A Russian banker who was shot in London and is now in a coma is wanted in Moldova over financial crimes, a Russian daily reported on Saturday.
Moldovan prosecutors opened several criminal probes into German Gorbuntsov, who was shot outside his home in east London on Tuesday, after a bank he owned there, Universalbank, was closed down in February, Komsomolskaya Pravda reported.
“We can write a thousand requests but Britain will never extradite him to us,” it quoted anti-corruption prosecutor Viorel Radetchi as saying.
A man named as German Gorbuntsov is listed as wanted on the website of Moldova’s Centre for Combatting Economic Crimes and Corruption (http://ru.cccec.md/wanted).
But the Kommersant business daily wrote that Gorbuntsov said he himself was a victim of a raider attack that caused him to lose his stake of more than 70 percent in Universalbank.
It also cited his Moldovan lawyer who said the attack was more likely to do with Gorbuntsov’s affairs in Russia.
The banker’s lawyer Vadim Vedenin said Gorbuntsov had told him: “If I return to Russia, they will bury me.”
Kommersant said the banker’s lawyer believed the attack was connected to an assassination attempt on Gorbuntsov’s partner and co-owner of Konvers Group, Alexander Antonov, in 2009.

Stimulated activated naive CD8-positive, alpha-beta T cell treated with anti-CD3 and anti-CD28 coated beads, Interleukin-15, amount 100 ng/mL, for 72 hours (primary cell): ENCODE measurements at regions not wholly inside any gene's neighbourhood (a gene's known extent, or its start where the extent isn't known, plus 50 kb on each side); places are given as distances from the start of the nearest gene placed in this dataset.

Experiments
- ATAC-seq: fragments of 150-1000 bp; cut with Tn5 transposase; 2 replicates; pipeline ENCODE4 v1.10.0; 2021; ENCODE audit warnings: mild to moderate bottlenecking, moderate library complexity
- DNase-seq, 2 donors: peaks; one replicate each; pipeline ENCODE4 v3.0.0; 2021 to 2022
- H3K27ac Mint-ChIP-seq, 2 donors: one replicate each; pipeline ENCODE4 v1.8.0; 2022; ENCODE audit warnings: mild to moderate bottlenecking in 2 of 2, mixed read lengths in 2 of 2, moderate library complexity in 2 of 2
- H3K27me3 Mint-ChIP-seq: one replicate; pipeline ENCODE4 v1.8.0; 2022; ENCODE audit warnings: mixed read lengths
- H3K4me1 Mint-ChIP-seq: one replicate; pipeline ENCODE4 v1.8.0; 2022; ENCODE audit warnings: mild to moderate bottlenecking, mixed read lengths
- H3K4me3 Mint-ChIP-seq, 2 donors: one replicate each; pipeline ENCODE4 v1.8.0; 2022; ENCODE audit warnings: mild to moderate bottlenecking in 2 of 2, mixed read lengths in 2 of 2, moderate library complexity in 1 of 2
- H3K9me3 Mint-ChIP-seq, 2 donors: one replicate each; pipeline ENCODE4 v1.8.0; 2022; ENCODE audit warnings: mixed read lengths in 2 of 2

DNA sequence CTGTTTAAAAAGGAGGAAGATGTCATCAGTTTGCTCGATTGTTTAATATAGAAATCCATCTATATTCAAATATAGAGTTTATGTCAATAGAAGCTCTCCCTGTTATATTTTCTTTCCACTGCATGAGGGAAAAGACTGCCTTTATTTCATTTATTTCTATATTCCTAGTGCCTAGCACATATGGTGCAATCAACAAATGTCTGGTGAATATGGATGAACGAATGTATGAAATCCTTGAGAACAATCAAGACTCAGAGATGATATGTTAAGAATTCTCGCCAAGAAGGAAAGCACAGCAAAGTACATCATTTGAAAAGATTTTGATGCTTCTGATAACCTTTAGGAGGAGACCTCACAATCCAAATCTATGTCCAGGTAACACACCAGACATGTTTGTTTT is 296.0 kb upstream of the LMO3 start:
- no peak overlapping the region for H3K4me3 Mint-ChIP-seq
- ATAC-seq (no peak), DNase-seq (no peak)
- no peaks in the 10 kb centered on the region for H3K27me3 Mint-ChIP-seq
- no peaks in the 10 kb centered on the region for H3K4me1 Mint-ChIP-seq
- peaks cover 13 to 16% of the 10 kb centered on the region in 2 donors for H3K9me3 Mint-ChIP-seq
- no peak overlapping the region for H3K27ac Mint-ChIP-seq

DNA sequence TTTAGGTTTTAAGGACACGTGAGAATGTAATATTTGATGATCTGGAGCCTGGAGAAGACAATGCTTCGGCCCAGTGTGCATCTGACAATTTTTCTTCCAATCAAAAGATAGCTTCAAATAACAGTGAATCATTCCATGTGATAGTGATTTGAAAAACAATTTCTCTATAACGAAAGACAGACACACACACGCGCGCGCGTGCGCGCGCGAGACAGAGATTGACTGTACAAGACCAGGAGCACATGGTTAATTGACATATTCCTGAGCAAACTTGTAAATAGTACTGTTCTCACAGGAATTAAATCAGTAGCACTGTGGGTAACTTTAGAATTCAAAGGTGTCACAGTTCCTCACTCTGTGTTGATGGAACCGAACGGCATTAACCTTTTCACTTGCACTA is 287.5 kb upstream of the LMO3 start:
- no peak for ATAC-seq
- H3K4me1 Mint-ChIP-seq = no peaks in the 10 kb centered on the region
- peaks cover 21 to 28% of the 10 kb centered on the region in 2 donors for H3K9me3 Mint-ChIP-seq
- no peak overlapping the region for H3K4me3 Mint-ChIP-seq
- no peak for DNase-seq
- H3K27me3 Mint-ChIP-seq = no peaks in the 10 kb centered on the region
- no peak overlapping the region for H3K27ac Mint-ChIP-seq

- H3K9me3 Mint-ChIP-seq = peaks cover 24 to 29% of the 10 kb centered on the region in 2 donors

Vedenin said that in February he gave Moscow criminal investigators a statement by Gorbuntsov alleging that two top executives at a bank where he had a controlling share, Inkredbank, had threatened violence against Antonov over a debt he owed Gorbuntsov.
One of the men Vedenin cited, the deputy president of Inkredbank Pyotr Chuvilin, is the former general director of Spartak hockey club, owned by Gorbuntsov.
He declined to comment to Kommersant on the claims he called “rubbish”.
Earlier this month, the Investigative Committee reopened a probe into the assassination attempt on Antonov as a result of Gorbuntsov’s evidence, Vedenin said.
Gorbuntsov, 45, from Moscow, started out as a businessman in the 1990s and has founded around 40 companies in spheres including security, property, construction and finance, Kommersant wrote.
In 2010, along with his partner Pyotr Chuvilin, he sued two interior ministry employees over extortion. The pair were convicted and jailed.
He left Russia the same year, acccusing two other of his partners of taking over his Russian assets and causing him losses of $2.5 billion, Kommersant wrote.